National Institute of Allergy and Infectious Diseases

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National Institute of Allergy and Infectious Diseases

 (NIAID)
an institute of the national institutes of health; its research strives to understand, treat, and ultimately prevent infectious, immunologic, and allergic disorders affecting human beings.
Miller-Keane Encyclopedia and Dictionary of Medicine, Nursing, and Allied Health, Seventh Edition. © 2003 by Saunders, an imprint of Elsevier, Inc. All rights reserved.
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M2 PHARMA-September 11, 2017-Zavante Therapeutics signs clinical trial contract with National Institute of Allergy and Infectious Disease
National Institute of Allergy and Infectious Disease, NIH; v.2: Impact on global health.
Both the National Institute for Neurologic Disorders and Stroke and the National Institute of Allergy and Infectious Disease conduct major research on MS.
"This is very important and significant work, mainly because we need [animal] studies that are proof of principle," says Marissa Miller of the National Institute of Allergy and Infectious Disease in Bethesda, Md.
The research was funded by the intramural research program at the National Institute of Allergy and Infectious Diseases.
The National Institute of Allergy and Infectious Diseases has granted USD5.5m to Integral Molecular, a biotechnology company, to advance the development of Ebola antibodies, it was reported on Friday.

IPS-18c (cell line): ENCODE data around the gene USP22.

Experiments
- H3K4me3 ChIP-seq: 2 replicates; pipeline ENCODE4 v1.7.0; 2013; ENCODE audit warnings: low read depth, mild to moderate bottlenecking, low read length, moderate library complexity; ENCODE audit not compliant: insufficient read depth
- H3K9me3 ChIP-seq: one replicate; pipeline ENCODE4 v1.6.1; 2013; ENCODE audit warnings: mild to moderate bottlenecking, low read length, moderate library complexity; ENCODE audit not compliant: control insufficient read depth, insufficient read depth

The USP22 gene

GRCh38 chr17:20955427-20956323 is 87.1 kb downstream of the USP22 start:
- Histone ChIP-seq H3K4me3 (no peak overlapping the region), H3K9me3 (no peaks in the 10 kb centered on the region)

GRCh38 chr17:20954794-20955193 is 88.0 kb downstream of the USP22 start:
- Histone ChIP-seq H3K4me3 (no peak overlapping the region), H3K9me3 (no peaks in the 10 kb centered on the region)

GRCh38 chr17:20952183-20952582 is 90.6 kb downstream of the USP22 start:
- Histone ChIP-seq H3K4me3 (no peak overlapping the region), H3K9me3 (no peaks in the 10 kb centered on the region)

An experimental vaccine to prevent chikungunya fever, a viral disease spread by certain species of mosquitoes, is being tested in a clinical trial conducted by National Institute of Allergy and Infectious Diseases (NIAID) scientists at the National Institutes of Health.
Baker, a bacteriologist at the National Institute of Allergy and Infectious Diseases in Bethesda, Md.
National Institute of Allergy and Infectious Diseases (NIAID), part of the National Institutes of Health (NIH), to develop a cell culture-based H5N1 candidate pandemic influenza vaccine.
"Many of these cell lines that we'd like to use in a cell culture-based vaccine are very hard to transfect with plasmids," says Karen Lacourciere, an influenza program officer at the National Institute of Allergy and Infectious Diseases. Until now, it was thought to be necessary to transfect eight to twelve plasmids carrying the various viral elements into the Vero cells, and results have been less than ideal in terms of the efficiency of viral rescue--that is, the generation of sufficient numbers of viruses for vaccine use.
he has worked at the National Institute of Allergy and Infectious Diseases. He is an associate editor of Emerging Infectious Diseases.
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